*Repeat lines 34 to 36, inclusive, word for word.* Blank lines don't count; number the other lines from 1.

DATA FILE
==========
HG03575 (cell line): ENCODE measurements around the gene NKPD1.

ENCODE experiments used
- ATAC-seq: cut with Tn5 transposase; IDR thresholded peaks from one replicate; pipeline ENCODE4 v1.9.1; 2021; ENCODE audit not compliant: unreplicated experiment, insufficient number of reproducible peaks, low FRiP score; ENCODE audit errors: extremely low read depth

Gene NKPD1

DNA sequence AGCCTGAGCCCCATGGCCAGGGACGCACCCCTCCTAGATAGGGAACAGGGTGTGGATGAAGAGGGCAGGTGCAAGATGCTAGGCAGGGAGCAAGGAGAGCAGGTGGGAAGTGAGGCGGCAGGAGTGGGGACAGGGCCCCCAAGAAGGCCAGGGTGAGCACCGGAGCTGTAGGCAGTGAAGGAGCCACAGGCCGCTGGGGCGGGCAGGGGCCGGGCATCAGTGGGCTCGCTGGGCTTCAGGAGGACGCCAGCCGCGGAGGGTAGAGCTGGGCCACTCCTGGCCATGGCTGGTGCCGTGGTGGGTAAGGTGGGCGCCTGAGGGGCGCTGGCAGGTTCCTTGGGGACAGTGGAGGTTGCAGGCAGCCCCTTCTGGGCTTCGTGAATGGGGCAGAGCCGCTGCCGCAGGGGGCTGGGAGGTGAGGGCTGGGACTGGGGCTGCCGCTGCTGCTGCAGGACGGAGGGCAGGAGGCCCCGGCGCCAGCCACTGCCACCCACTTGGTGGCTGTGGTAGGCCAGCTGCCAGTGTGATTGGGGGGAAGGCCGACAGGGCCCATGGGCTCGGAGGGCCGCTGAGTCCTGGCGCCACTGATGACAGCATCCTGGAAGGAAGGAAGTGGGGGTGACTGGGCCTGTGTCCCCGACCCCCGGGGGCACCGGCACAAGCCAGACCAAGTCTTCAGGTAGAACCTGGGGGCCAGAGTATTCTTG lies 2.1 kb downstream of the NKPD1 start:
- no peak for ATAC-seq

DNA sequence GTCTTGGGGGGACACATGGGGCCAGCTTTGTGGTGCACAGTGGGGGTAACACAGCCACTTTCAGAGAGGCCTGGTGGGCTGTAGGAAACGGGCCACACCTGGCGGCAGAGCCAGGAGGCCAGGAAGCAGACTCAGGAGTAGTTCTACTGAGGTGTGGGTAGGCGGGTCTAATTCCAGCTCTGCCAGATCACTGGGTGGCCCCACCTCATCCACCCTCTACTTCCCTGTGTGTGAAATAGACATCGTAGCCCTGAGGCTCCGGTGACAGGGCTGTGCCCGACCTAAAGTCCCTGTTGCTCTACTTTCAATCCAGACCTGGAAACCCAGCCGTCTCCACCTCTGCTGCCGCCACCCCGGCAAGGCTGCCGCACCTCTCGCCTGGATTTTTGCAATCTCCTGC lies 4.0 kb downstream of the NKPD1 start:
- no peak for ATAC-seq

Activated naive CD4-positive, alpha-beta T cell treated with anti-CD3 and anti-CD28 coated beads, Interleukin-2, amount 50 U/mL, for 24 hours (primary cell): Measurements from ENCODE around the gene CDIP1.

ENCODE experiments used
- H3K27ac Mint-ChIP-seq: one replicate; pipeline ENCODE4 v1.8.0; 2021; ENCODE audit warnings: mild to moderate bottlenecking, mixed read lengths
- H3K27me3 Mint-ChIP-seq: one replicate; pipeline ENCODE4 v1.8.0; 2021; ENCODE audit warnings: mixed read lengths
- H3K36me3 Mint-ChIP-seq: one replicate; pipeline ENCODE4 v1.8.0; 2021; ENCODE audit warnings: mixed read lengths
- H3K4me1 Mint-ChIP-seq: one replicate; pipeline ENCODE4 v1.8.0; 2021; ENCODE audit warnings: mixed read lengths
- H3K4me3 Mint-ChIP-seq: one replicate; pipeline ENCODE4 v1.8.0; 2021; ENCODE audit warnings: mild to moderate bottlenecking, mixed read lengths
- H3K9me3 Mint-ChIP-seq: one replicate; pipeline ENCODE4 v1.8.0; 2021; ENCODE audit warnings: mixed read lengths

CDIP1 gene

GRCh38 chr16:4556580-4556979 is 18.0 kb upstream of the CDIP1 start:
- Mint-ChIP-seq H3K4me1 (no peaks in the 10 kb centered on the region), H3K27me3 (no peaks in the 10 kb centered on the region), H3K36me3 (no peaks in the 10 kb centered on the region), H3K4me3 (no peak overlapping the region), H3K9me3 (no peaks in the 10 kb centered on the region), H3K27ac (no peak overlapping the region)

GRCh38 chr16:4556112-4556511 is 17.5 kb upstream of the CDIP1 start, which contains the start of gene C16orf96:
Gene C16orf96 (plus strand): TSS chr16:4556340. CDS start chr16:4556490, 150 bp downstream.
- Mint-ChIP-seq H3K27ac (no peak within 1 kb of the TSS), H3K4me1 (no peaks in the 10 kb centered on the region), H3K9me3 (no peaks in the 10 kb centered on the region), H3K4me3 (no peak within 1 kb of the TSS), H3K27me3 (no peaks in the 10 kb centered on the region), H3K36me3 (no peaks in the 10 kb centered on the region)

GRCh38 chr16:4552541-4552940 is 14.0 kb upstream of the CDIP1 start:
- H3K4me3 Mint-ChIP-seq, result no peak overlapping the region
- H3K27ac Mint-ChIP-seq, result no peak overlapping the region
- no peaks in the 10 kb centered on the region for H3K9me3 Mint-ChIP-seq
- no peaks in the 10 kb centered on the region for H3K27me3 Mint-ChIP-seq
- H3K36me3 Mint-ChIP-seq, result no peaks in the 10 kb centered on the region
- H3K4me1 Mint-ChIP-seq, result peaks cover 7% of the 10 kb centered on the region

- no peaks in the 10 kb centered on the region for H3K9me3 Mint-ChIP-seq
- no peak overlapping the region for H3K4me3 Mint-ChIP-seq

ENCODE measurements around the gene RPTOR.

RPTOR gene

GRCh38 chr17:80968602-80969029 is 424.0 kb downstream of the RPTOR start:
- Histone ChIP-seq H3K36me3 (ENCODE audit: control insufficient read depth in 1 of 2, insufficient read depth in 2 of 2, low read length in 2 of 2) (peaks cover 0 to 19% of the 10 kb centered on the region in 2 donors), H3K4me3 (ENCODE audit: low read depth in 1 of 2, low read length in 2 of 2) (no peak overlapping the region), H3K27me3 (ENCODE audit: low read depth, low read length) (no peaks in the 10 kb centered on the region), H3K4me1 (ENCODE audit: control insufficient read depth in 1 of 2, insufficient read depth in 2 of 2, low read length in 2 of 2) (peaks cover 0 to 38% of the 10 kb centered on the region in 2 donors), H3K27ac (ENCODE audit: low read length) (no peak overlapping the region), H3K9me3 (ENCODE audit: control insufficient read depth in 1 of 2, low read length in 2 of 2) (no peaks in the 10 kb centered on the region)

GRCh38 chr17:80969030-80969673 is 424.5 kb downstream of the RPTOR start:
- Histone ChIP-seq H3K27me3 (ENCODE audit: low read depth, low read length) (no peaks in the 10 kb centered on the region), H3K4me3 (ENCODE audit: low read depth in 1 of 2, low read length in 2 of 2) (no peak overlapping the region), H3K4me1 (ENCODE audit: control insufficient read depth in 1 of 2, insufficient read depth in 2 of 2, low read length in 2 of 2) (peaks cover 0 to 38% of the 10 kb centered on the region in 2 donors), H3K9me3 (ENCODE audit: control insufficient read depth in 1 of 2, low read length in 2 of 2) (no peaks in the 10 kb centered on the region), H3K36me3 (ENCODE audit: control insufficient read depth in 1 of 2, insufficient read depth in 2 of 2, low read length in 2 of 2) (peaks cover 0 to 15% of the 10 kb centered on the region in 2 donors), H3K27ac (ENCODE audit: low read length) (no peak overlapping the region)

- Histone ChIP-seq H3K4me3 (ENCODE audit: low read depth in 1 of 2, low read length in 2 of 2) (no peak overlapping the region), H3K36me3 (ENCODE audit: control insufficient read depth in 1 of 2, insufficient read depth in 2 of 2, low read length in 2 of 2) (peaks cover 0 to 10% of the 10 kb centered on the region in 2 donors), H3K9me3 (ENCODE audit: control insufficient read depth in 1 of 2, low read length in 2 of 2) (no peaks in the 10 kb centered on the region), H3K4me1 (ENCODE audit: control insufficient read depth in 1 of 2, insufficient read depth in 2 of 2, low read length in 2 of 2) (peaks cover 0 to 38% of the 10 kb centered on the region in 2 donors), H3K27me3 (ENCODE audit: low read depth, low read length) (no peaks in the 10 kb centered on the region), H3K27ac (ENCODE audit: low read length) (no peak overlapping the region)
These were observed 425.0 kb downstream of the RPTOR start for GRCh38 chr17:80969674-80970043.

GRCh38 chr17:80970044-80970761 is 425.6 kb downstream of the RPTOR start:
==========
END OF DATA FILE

GRCh38 chr17:80968602-80969029 is 424.0 kb downstream of the RPTOR start:
- Histone ChIP-seq H3K36me3 (ENCODE audit: control insufficient read depth in 1 of 2, insufficient read depth in 2 of 2, low read length in 2 of 2) (peaks cover 0 to 19% of the 10 kb centered on the region in 2 donors), H3K4me3 (ENCODE audit: low read depth in 1 of 2, low read length in 2 of 2) (no peak overlapping the region), H3K27me3 (ENCODE audit: low read depth, low read length) (no peaks in the 10 kb centered on the region), H3K4me1 (ENCODE audit: control insufficient read depth in 1 of 2, insufficient read depth in 2 of 2, low read length in 2 of 2) (peaks cover 0 to 38% of the 10 kb centered on the region in 2 donors), H3K27ac (ENCODE audit: low read length) (no peak overlapping the region), H3K9me3 (ENCODE audit: control insufficient read depth in 1 of 2, low read length in 2 of 2) (no peaks in the 10 kb centered on the region)

GRCh38 chr17:80969030-80969673 is 424.5 kb downstream of the RPTOR start: